Church of Santa Maria Assunta


The parish church of Solto was built in the 12th Century, as mentioned for the first time in a document of 1180. A first large reconstruction project began in the 15th Century and was most likely concluded on 24th July  1471, when the church was consecrated by the Bishop of Bergamo Ludovico Donato.

The works performed over the following centuries retained the simple and neat structure of the valley baptismal churches on the outer façade. The Sarnico stone adornments are focused on the main portal and above the three-mullioned window. The vaults and decorative motifs with mermaids, garlands and candelabras date back to the mid 16th Century and refer to some internal restoration works performed at an unknown date, between 1535 and 1575; in these decades, the number of altars increased from three to five. Works that no longer exist, but are of significant value are documented during the same period, like the old bell tower – quite different from the existing one, in the shape of a tower with three bells- and the ancient altarpiece carved with the Assumption of the Virgin, closed by doors, in a complex that was most likely fairly imposing.

The old choir stall was demolished between 1615 and 1629, and the current long sanctuary was built, with a vestry annex. The entire rear part of the church was subject to a new restoration work in 1778, when the bell tower was re-built and some touch-ups were performed on the external face of the choir stall.

Works were completed in 1780 and the new altarpiece dedicated to St. Mary of the Assumption was consecrated by Bishop Dolfin. The artist Vincenzo Orelli was commissioned in 1813 to fresco the nave. The cycle, lost due to subsequent restorations, would have been precious historical evidence as it was the last job of the artist who died in the same year and his thriving workshop, which continued to produce light late-Baroque style works until late 19th Century.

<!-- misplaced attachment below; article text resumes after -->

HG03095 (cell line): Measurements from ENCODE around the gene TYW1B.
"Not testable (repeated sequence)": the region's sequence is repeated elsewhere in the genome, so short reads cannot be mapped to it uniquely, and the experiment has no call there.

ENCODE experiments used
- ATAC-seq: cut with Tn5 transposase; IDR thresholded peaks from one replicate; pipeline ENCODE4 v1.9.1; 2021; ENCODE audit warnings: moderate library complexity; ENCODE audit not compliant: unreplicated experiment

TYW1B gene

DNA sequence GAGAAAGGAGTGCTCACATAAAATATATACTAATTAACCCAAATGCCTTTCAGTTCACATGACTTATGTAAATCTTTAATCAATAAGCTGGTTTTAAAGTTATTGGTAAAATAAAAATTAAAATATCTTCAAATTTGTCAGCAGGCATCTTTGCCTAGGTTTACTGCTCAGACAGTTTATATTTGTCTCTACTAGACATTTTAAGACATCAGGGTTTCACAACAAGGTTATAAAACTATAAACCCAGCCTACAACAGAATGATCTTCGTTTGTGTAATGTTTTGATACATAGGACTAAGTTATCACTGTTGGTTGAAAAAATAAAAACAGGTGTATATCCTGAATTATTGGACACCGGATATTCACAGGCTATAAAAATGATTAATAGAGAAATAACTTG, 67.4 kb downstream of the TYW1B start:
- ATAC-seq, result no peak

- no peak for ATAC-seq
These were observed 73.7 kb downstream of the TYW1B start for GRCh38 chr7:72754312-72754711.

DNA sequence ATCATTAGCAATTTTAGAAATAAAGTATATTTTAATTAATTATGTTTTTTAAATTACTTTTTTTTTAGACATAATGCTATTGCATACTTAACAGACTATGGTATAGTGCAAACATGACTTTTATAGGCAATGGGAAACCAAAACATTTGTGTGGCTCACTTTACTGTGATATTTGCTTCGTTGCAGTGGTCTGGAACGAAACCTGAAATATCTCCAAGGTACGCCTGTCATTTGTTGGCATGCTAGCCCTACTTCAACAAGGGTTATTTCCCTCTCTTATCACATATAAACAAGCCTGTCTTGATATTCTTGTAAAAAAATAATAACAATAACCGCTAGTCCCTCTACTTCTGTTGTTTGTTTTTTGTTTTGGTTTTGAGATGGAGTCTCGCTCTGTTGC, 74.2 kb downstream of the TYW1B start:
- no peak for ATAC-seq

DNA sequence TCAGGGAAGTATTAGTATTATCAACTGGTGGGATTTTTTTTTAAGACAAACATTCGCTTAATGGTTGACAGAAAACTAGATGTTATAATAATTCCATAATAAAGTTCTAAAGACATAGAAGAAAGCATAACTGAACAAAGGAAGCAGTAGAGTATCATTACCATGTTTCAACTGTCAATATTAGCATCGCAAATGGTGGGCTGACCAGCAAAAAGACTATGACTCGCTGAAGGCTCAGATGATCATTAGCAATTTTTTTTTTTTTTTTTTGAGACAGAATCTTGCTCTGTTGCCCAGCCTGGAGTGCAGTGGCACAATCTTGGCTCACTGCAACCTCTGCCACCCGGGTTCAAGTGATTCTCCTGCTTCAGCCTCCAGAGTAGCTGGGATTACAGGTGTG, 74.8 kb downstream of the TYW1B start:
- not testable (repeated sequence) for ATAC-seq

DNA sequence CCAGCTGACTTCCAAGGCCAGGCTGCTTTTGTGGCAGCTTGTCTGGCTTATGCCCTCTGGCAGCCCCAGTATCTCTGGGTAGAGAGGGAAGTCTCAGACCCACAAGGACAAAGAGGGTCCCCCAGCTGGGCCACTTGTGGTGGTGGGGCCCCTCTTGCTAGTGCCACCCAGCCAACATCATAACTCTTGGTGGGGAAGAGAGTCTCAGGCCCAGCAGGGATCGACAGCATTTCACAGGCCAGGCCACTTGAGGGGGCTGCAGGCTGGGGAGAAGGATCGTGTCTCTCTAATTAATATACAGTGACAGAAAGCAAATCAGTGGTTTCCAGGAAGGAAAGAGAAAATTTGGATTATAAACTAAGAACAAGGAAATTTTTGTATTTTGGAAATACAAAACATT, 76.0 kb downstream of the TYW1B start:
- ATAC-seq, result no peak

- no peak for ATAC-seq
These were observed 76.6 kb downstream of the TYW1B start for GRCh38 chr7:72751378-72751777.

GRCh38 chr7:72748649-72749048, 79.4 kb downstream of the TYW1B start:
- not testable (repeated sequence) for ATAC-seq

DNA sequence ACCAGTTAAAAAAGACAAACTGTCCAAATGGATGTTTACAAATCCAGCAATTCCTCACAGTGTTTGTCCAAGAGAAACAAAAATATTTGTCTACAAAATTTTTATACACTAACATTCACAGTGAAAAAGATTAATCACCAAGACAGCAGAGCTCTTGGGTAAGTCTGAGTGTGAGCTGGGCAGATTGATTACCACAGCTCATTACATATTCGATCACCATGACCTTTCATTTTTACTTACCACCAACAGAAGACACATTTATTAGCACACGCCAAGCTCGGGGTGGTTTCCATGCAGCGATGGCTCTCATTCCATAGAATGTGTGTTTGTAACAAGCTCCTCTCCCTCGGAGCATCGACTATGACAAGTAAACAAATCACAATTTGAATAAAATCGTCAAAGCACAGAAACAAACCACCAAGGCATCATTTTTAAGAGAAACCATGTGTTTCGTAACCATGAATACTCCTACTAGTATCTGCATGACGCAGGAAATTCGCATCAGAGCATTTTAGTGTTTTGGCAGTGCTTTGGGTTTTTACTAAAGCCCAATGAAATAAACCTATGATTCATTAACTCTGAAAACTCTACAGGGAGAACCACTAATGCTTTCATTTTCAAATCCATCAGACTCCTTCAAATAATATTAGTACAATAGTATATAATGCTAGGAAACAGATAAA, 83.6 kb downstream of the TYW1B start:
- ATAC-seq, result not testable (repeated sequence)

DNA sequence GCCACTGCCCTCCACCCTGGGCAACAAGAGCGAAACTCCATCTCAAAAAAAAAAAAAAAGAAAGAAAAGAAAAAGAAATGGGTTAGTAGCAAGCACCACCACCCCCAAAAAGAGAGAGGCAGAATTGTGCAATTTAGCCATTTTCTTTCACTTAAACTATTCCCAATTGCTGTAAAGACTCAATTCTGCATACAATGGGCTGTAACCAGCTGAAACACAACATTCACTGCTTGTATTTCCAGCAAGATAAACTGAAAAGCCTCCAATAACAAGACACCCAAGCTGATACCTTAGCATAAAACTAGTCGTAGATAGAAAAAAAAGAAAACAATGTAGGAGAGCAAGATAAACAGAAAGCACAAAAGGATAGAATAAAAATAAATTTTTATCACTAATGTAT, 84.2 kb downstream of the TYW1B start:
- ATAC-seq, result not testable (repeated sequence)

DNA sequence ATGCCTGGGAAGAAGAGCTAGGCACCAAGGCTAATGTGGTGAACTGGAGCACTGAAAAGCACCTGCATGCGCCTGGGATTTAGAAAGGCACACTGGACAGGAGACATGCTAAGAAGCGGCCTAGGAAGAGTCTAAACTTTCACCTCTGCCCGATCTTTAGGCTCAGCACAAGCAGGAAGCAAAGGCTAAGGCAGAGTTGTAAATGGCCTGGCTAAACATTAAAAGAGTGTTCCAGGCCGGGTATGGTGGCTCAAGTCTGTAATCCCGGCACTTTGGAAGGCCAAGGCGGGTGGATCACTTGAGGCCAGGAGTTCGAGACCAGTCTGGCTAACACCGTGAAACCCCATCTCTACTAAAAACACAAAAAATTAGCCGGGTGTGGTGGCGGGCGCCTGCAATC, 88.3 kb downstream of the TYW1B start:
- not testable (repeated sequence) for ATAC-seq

In 1908, architect Elia Fornoni started a project that conferred greater uniformity to the interior, despite retaining the church’s layout, according to the neo-18th Century style. Fornoni, a prominent figure in the Bergamo cultural circles between the two centuries, favoured historic styles in all his works. New frames and plasters covered the interior walls, exalting the eight side chapels (four per side), the large arches and tall vault with wide ribs and bright windows. The artist Giuseppe Riva was called upon to re-decorate the vaults of the church and the sanctuary, perhaps because they had deteriorated in just a short period of time, dividing them in large mixtilinear painted backgrounds depicting prophets and scenes of Mary’s life. Somewhat similar to Fornoni in terms of taste and sensitivity, Riva painted a cycle of great decorative value, characterised by a sober and elegant classicism, fully in line with the official maestros that the artist met when attending the Carrara Academy, and above all, the Academy of Fine Arts in Rome.  The church preserves works and paintings of different periods. The large altarpiece painting depicting the The Assumption of the Virgin (3 x 5 m) is considered to be the last work of Giambettino Cignaroli, which he began in 1770 and was completed by his pupil Pio Piatti. A Madonna with Child by Gian Antonio Zonca (1689) is depicted on the walls of the choir stall, while architect Luigi Angelini designed the new, polychrome marble tribune of the altarpiece (1937).

An Annunciation of the Blessed Virgin Mary is preserved on the third altar on the left, a late and very fine work by Domenico Carpinoni. Among the most ancient paintings of the church, one of the best quality copies of The Marriage of the Virgin painted by Romanino for the church of San Giovanni Evangelista (St. John the Evangelist) in Brescia, can be observed on the first altar on the right.

The organ and choir stall are the work of Egidio Sgritta (1863), while the case is an original work by Andrea Fantoni (1708) [Itinerary I]. The impressive wooden pulpit, in front of the organ, was carved by Cesare Zonca from Treviolo (1898), clearly inspired by Fantoni; he also executed the confessional booths.

 

Fiorenzo Fisogni

 

For more information:

BELLINI B., La collina di Solto, Cisano Bergamasco (Bg) 1961.

PAGNONI L., Chiese parrocchiali bergamasche. Appunti di Storia e Arte, Bergamo 1979, pp. 350-351. 

Iniziativa realizzata nell’ambito del bando Wonderfood & Wine di Regione Lombardia e Unioncamere Lombardia per la promozione di Sapore inLOMBARDIA

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